Sentence Examples with the word dwelling

By the common law of England freedom from noise is essential to the full enjoyment of a dwelling house, and acts which affect that enjoyment may be actionable as nuisances.

His mind was dwelling constantly upon the political legacy of the two Pitts; he was a reader of Sir John Seeley; he had himself visited the colonies; had predicted that a war would not, as was commonly said, disintegrate the empire, but rather the reverse; had magnified the importance of taking colonial opinion; and had always been a convinced advocate of some form of Imperial Federation.

It is a not uncommon theory that the fairies survive in legend from prehistoric memories of a pigmy people dwelling in the subterranean earth-houses, but the contents of these do not indicate an age prior to the close of the Roman occupation of Britain; nor are pigmy bones common in neolithic sepulchres.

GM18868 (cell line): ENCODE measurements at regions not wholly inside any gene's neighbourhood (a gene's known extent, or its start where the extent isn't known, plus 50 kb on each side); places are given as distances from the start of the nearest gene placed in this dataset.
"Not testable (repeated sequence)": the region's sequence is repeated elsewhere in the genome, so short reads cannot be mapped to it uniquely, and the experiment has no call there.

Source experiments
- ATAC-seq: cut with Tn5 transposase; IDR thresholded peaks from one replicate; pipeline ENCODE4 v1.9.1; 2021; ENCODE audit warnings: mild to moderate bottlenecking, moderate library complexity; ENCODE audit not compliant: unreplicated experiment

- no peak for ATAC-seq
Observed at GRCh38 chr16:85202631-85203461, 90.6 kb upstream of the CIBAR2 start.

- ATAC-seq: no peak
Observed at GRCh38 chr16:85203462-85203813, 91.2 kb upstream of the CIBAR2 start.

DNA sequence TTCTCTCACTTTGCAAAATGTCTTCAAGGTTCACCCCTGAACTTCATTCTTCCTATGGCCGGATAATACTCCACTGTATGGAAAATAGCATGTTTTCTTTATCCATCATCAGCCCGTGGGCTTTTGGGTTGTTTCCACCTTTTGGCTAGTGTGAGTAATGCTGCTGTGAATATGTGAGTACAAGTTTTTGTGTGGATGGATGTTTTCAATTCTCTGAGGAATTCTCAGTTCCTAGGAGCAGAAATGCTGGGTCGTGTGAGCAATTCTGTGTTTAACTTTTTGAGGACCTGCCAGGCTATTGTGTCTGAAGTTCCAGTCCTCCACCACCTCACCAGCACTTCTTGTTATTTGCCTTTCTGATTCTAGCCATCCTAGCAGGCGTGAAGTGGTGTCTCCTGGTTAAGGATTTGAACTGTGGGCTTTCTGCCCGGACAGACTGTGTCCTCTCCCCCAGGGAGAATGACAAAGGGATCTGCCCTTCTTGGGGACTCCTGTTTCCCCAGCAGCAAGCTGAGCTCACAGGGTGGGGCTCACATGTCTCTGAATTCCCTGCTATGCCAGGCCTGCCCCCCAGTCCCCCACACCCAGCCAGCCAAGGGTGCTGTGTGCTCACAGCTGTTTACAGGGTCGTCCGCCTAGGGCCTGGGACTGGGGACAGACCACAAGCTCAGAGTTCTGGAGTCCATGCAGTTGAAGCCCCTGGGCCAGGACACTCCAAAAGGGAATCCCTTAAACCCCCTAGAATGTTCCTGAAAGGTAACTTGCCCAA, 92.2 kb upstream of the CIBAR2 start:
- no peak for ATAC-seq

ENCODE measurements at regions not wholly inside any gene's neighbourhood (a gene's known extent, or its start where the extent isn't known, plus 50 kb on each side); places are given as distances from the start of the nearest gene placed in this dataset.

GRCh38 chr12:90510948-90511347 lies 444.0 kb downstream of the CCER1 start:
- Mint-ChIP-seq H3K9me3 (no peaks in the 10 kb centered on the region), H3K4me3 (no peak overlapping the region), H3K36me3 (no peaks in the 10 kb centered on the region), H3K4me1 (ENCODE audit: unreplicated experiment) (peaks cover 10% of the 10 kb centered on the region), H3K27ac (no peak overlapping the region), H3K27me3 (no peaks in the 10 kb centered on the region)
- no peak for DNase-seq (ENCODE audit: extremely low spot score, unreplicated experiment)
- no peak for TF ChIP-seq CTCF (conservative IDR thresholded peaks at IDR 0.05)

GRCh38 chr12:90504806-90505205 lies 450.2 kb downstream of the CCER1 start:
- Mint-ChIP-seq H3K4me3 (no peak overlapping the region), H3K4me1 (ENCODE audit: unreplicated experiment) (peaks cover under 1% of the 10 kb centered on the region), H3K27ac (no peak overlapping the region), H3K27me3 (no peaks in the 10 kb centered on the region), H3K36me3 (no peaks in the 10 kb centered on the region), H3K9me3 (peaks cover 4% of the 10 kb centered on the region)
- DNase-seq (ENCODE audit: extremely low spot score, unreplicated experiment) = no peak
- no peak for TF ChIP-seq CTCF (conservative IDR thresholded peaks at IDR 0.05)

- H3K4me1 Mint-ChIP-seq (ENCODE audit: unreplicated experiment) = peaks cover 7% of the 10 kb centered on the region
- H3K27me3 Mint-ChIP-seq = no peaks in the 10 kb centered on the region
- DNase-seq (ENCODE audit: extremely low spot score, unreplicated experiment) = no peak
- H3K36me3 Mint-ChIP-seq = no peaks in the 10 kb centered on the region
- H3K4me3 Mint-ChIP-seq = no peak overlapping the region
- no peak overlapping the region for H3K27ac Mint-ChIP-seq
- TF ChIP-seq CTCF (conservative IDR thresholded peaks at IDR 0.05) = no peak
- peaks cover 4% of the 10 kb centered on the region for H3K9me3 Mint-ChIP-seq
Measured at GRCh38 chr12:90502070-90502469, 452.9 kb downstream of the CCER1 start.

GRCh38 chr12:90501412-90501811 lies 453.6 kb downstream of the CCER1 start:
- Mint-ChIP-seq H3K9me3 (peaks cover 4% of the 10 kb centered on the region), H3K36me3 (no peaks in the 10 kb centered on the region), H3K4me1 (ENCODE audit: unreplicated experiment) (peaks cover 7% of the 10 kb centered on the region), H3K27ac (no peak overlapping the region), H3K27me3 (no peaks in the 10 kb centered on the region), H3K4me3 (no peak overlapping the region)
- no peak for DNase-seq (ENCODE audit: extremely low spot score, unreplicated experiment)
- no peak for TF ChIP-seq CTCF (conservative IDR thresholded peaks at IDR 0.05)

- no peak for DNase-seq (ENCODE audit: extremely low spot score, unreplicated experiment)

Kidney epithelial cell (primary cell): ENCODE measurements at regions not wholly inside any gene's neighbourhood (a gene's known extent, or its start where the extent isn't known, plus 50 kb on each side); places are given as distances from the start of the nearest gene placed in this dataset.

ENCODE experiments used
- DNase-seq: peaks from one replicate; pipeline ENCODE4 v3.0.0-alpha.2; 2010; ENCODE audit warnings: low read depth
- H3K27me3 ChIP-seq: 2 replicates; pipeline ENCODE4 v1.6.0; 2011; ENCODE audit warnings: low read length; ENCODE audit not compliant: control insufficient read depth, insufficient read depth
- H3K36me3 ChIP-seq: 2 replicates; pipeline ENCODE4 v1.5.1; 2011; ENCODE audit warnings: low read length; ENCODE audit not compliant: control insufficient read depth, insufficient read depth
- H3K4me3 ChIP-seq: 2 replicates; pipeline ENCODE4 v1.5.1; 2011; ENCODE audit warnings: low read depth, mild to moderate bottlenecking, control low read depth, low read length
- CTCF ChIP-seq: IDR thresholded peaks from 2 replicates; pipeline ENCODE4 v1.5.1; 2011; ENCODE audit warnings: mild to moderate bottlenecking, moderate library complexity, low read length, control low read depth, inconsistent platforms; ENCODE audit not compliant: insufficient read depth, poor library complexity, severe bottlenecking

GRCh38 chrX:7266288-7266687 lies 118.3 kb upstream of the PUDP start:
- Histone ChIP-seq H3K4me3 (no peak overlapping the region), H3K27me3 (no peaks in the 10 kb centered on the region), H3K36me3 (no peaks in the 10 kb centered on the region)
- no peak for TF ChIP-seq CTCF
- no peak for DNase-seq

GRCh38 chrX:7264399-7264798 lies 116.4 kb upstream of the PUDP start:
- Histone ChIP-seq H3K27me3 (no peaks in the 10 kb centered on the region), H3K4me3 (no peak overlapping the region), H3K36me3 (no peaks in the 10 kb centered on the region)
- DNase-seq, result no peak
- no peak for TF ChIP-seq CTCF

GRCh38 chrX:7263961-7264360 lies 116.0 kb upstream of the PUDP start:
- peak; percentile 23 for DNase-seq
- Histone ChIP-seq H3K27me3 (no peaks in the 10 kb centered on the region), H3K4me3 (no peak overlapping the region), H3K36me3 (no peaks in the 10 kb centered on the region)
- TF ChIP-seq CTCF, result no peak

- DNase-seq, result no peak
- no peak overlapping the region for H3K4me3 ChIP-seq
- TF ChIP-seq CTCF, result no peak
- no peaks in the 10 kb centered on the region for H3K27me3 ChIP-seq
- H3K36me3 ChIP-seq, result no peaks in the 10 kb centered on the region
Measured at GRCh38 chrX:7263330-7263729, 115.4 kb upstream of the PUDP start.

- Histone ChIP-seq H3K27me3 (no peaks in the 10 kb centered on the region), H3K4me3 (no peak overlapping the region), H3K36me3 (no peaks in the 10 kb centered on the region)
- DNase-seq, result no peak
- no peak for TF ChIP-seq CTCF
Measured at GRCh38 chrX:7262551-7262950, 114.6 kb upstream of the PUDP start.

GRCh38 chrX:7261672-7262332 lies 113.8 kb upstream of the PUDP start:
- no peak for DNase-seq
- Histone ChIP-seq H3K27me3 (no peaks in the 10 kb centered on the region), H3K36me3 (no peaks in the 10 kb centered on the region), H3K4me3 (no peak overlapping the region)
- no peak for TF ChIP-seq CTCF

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He rose and paced, dwelling on the carnage that would surely ensue if the Guardians remained vulnerable for long.

My dwelling was small, and I could hardly entertain an echo in it; but it seemed larger for being a single apartment and remote from neighbors.

Their pace out of the dwelling and toward the hills was brutal, too fast for her to keep up, and Leyon ended up swinging her into his arms like a child to keep the fast pace into the rocky hills.

I took down this dwelling the same morning, drawing the nails, and removed it to the pond-side by small cartloads, spreading the boards on the grass there to bleach and warp back again in the sun.

The result was that in a few weeks she and I spent a most hilarious hour one evening while she poured out to me the whole story, dwelling with great gusto on its humour and sparkling wit.

The typical Annamese dwelling is open to the gaze of the passer-by during the day; at night a sort of partition of bamboo is let down.

On the fertile low grounds along the margins of rivers or in clearings of forests, agricultural communities naturally take their rise, dwelling in villages and cultivating the wild grains, which by careful nurture and selection have been turned into rich cereals.